24-Hour Abortion Waiting Period Signed Into Law
Women will have to wait 24 hours before having an abortion under a bill Republican Gov. Rick Scott signed into law today, a reflective period supporters said they hoped would change some women’s minds before ending their pregnancies.
Scott signed the abortion measure along with 54 other bills, including legislation that would allow terminally ill patients to take experimental medicines. Scott also signed into law a measure that revises the rules for the panel that regulates Florida electric rates. He vetoed a bill dealing with home medical equipment providers.
Abortion was the subject of emotional debate during the Legislature’s regular session. Democrats complained the bill was simply an effort to put up roadblocks to infringe on women’s rights to an abortion while Republicans said women should have to wait before making such a major decision.
“One day to reflect upon the risks of abortion, one day to view an image of the unborn child’s ultrasound image, and one day to consult with friends, family and faith are minimal considering the effects that will remain for a lifetime beyond that irreversible decision,” said Sen. Anitere Flores, a Miami Republican and one of the bill sponsors.
Florida will be the 27th state to have a waiting period for abortions when the law takes effect July 1.
The bill (HB 633) does have exceptions for victims of rape, incest, domestic abuse or human trafficking if women present doctors with a police report, restraining order or similar documentation to prove their claim.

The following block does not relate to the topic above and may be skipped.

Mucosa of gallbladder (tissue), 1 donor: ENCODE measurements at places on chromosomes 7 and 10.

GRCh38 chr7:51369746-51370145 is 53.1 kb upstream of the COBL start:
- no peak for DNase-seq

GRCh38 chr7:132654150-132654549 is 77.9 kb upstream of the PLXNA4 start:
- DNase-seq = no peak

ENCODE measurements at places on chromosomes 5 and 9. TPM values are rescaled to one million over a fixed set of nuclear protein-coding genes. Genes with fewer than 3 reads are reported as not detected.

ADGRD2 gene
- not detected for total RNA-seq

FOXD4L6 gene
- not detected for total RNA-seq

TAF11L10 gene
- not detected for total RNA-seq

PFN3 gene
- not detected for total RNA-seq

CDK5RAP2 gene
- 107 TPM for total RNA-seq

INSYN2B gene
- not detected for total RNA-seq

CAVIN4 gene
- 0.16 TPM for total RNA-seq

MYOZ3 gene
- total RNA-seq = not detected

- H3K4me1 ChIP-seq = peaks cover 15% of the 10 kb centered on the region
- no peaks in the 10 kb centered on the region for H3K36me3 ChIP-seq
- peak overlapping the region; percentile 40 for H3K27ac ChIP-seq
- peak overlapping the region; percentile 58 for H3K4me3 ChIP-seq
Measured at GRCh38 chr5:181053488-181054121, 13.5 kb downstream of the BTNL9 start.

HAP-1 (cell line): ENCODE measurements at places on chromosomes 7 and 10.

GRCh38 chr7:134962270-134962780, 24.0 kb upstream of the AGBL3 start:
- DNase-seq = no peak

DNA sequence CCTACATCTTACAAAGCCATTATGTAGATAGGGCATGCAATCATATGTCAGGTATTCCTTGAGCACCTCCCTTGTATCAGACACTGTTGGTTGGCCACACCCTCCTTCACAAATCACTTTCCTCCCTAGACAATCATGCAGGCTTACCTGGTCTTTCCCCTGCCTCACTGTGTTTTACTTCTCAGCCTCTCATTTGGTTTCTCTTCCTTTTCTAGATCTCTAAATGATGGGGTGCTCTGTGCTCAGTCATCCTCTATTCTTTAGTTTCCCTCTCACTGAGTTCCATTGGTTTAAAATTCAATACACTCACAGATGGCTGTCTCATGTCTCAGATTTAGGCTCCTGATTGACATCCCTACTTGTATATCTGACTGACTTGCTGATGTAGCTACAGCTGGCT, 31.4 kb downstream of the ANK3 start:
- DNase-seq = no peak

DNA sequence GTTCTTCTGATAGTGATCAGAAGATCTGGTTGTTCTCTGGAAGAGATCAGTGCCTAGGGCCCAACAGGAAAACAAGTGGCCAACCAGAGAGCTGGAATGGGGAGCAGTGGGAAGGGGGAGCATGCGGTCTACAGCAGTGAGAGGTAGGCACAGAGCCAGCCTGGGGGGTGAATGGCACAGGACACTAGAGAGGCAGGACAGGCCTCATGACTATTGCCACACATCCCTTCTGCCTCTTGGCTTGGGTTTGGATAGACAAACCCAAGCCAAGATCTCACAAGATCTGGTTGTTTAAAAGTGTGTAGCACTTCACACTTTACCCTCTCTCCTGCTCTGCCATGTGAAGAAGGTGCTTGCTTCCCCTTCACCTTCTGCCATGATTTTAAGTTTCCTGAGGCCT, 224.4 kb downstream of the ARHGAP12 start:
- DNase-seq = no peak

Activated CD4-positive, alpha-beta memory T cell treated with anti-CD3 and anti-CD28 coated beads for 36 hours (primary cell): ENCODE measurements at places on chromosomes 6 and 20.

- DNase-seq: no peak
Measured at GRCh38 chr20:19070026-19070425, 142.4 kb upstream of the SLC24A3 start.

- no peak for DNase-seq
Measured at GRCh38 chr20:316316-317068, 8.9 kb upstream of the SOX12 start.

Democratic lawmakers who opposed the bill said abortion would become the only medical procedure with a mandated waiting period. Republicans countered that they couldn’t think of any other procedure for which someone could walk into a clinic and be operated on right away.
Groups opposing the waiting period, including the American Civil Liberties Union of Florida and Planned Parenthood, sent Scott a petition last week to veto the bill.
Cecile Richards, president of Planned Parenthood Federation of America, said the new law would “shame women.”
“We all want women to have the information and support they need to make a carefully considered decision about a pregnancy,” said Richards in a statement. “But this misguided legislation blocks access to safe medical care for political, and not medical, reasons - which is why medical experts oppose it.”
In 2011, Scott signed a bill requiring women to get ultrasounds before abortions and last year signed a bill that would ban late-term abortions if a doctor determined the fetus could survive outside the womb.
Others bills signed by Scott include:
-♦ The “Right to Try” bill (HB 269) which allows terminally ill patients in Florida to take experimental drugs, even if the medicines don’t have final federal approval. Marijuana isn’t allowed under the new law, though some legislators sought to include it as an option.
♦ A measure that gives Florida’s top health official expanded powers to isolate people suspected of being infected with severe diseases. The legislation (HB 697) also would allow state health officials to use police to enforce an order.
♦ A proposal that subjects state utility regulators to term limits and requires those who lobby the committee that recommends Public Service Commission nominees to register. The bill (HB 7109) would prohibit utilities from changing billing cycles to push customers into higher rate categories.